Bone Grafting

What is a bone graft?

A bone graft is commonly performed to increase the bone volume and density of your jaw bone.

The most common form of bone graft is performed immediately after a tooth extraction.  At the time of the extraction, a bone graft is performed to preserve the extraction socket and prepare it for a future implant placement. This procedure is also commonly referred to as a socket or site preservation. 

A dental implant can usually be surgically placed into the socket after 3 months of the bone graft or site preservation procedure. 

A bone graft is strongly recommended after an extraction in order to prepare the site for dental implant placement. Without a bone graft procedure at the time of tooth extraction, it may be necessary to wait up to two years for your bone to naturally regenerate on its own in order to be suitable for a dental implant. 

Another form of bone graft procedure is performed at the time of implant placement. Following the placement of your dental implant, your provider may find it necessary to support the implant with an additional bone graft procedure. This generally will increase the chances of success of the newly placed dental implant.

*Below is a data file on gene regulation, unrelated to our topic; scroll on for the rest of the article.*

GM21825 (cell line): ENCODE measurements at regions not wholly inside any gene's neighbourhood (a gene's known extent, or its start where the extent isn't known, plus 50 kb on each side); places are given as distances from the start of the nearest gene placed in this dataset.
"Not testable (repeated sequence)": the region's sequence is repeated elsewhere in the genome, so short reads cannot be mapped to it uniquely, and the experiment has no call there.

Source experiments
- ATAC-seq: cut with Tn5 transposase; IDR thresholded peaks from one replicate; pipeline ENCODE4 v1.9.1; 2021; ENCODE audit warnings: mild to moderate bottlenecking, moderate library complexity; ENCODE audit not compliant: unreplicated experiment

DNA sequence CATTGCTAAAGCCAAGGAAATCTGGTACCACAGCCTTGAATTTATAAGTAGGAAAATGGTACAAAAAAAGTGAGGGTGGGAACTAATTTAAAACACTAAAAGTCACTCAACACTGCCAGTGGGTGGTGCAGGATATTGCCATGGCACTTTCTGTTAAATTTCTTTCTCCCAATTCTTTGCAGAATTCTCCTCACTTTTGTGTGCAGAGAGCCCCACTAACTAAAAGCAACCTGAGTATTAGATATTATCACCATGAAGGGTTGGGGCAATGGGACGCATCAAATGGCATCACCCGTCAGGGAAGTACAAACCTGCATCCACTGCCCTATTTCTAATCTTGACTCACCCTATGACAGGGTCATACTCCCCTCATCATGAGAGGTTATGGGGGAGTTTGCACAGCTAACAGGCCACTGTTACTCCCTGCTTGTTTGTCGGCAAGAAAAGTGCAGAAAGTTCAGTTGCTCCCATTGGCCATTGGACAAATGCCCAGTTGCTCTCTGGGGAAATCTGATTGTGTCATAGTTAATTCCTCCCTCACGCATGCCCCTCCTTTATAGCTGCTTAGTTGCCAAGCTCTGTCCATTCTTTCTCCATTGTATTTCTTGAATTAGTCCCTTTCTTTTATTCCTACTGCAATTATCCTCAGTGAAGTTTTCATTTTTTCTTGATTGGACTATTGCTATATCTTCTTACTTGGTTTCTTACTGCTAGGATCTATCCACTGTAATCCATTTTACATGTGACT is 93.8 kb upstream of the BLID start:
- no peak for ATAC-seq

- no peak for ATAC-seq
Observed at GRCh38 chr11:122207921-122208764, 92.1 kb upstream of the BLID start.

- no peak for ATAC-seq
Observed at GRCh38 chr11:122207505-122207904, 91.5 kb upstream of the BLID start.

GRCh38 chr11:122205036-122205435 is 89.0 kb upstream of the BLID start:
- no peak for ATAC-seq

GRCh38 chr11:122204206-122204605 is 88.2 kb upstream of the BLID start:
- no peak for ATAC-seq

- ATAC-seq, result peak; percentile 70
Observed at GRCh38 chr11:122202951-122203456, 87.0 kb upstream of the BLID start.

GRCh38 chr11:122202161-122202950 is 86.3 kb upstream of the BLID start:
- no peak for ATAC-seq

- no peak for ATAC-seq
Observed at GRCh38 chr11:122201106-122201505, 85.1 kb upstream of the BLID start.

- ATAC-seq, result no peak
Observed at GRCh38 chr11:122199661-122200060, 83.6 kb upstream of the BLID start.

Where does the bone material come from?  

In most cases, the bone graft is an allograft, also referred to as cadaver bone. Occasionally, synthetic bone, pig or cow bone may be used for your bone graft procedure. 

A more advanced bone graft procedure may be necessary if you have developed severe resorption of your jaw bone. A specialist referral may be necessary to increase the bone volume and density of the jaw bone in order to prepare it for dental implant placement. In some cases, the specialist may recommend taking bone from another part of your body in order to transfer it to your jaw bone.

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